More Than Moore

NEMS and MEMS

Atomic Force Microscope Tip (AFM Tip)
Determination, Skill, And Precision – Three Key Elements for Success

Atomic force microscopy (AFM) is an influential surface analysis technique used for micro/nanostructured coatings. This flexible technique can be used to obtain high-resolution nanoscale images and study local sites. The Atomic Force Microscope (AFM) is the indispensable instrument for the entire field of nanoscience and nanotechnology. The AFM enables its users coming from research and commercial nanotechnology businesses to investigate materials on an atomic scale. Therefore, whenever and wherever nanotechnology achieves a breakthrough and opens new markets, AFM technology is sure to be involved in that process.

 

Contact and Non-Contact Modes

There are two primary modes of operation for an atomic force microscope, namely contact mode and non-contact mode depending on whether the cantilever vibrates during the operation. In contact mode, the cantilever drags across the sample surface and it uses the deflection of the cantilever to measure the contours of the surface. To eliminate the noise and drift that can affect a static signal, low stiffness cantilevers are used, but this allows strong attractive forces to pull the tip to the surface. To eliminate this attraction, the tip is in contact with the surface where the overall force is repulsive.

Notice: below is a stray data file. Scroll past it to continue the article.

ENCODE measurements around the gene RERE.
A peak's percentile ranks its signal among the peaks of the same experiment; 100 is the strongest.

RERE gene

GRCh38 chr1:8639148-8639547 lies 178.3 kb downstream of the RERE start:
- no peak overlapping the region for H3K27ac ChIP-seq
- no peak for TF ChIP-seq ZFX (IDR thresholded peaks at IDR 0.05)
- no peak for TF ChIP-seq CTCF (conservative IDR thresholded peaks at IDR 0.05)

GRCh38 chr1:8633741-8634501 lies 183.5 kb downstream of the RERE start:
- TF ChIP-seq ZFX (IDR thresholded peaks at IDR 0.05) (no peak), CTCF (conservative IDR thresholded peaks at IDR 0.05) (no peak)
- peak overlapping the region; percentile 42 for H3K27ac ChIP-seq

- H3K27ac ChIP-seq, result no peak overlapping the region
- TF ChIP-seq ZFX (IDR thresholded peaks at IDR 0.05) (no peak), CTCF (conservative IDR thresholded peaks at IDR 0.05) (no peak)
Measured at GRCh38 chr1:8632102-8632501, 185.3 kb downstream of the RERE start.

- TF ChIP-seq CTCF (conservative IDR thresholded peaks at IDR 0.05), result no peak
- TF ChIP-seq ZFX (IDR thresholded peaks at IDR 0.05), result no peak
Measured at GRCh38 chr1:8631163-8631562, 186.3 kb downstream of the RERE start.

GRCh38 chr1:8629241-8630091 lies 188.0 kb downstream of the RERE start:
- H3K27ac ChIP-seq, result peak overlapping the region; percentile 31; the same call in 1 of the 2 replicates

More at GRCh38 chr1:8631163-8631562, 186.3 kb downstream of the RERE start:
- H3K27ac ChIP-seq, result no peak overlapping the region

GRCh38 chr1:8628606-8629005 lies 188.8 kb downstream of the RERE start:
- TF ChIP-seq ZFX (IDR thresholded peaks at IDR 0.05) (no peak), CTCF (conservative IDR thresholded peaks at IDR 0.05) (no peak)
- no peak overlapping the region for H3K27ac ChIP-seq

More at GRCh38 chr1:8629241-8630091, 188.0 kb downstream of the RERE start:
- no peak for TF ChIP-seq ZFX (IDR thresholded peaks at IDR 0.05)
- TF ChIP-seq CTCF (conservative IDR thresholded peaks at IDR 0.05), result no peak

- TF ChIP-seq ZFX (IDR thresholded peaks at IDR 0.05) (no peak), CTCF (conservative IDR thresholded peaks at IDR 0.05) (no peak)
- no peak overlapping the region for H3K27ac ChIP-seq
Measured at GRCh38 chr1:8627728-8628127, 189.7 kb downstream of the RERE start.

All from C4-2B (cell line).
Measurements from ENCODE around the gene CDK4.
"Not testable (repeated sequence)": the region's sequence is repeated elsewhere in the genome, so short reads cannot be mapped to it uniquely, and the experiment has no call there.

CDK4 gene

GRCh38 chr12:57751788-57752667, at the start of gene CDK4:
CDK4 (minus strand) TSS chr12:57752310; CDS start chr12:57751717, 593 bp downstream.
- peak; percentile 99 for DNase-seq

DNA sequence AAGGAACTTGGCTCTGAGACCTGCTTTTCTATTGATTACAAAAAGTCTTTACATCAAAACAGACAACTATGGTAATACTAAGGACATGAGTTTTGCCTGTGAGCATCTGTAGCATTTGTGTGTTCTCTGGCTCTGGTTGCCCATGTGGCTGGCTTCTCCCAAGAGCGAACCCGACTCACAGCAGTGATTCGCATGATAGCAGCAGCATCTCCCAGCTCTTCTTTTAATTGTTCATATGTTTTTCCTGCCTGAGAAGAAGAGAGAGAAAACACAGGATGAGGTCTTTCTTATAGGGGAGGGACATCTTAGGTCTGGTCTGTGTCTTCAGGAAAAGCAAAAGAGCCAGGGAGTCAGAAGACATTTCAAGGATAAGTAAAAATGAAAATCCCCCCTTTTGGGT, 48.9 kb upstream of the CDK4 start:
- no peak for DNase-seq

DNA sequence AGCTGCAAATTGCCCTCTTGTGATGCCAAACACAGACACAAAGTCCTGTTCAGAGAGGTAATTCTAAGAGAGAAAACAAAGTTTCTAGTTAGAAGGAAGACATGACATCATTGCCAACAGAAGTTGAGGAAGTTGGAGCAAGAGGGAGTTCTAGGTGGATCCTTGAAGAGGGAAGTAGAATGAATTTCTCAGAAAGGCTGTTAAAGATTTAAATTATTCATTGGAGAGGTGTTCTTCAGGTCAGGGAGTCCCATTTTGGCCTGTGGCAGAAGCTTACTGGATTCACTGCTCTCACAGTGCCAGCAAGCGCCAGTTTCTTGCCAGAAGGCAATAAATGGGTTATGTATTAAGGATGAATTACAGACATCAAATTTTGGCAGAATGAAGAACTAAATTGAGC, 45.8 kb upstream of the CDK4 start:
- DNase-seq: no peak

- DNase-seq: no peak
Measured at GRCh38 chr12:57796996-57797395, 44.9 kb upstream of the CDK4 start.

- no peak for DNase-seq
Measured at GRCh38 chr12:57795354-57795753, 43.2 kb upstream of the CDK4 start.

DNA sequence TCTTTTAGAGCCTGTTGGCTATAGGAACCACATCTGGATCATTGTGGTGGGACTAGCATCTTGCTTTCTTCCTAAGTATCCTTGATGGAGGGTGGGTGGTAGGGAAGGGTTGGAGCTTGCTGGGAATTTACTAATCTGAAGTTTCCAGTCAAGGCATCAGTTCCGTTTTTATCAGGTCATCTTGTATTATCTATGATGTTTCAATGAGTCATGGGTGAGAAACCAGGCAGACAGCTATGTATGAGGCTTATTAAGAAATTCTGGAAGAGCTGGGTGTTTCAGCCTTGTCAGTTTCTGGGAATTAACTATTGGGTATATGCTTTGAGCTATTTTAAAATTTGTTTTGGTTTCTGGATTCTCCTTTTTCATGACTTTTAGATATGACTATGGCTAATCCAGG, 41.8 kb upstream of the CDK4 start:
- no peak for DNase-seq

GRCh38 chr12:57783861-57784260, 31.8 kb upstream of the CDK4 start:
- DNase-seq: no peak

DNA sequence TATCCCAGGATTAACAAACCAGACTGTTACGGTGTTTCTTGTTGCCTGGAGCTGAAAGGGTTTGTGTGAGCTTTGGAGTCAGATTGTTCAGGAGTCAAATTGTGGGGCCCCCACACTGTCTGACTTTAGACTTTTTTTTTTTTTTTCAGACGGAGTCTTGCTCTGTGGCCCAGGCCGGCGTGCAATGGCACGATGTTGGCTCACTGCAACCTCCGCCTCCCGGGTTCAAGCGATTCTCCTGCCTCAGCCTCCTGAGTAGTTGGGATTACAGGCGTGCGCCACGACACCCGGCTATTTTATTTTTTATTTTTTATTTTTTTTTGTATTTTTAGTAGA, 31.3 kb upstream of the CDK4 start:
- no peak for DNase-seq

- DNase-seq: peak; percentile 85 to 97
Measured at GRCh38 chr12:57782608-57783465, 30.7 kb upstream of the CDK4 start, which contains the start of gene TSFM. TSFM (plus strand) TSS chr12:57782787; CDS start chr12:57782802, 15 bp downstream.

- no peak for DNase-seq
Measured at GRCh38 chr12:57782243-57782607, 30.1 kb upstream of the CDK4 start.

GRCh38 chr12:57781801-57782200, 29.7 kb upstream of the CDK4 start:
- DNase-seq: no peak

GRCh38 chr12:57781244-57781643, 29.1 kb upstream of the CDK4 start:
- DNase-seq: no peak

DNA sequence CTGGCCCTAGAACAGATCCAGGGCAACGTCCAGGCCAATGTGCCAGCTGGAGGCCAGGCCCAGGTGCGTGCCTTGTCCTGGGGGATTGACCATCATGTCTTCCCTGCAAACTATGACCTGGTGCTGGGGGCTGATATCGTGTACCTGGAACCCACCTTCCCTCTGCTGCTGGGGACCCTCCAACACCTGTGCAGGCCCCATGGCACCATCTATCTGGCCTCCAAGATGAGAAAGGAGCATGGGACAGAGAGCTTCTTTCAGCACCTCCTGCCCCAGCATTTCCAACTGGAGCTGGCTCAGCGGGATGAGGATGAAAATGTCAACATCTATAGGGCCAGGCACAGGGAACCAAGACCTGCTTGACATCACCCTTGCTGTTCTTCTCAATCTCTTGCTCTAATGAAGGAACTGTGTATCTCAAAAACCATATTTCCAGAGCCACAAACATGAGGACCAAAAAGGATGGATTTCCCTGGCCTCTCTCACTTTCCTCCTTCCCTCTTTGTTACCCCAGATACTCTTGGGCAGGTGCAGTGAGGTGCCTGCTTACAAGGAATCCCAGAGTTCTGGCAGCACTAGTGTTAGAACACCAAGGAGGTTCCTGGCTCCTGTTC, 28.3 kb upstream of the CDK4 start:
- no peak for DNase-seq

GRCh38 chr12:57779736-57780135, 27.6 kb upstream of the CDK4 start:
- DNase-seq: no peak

In non-contact mode, the tip vibrates slightly above its resonance frequency and does not contact the surface of the sample. Any long-range forces, like van der Waals forces, decreases the resonant frequency of the cantilever. A feedback loop system helps to maintain the oscillation amplitude constant by changing the distance from the tip to the sample. Recording the distance between the tip and sample at each point allows the software to construct a topographic image of the sample surface.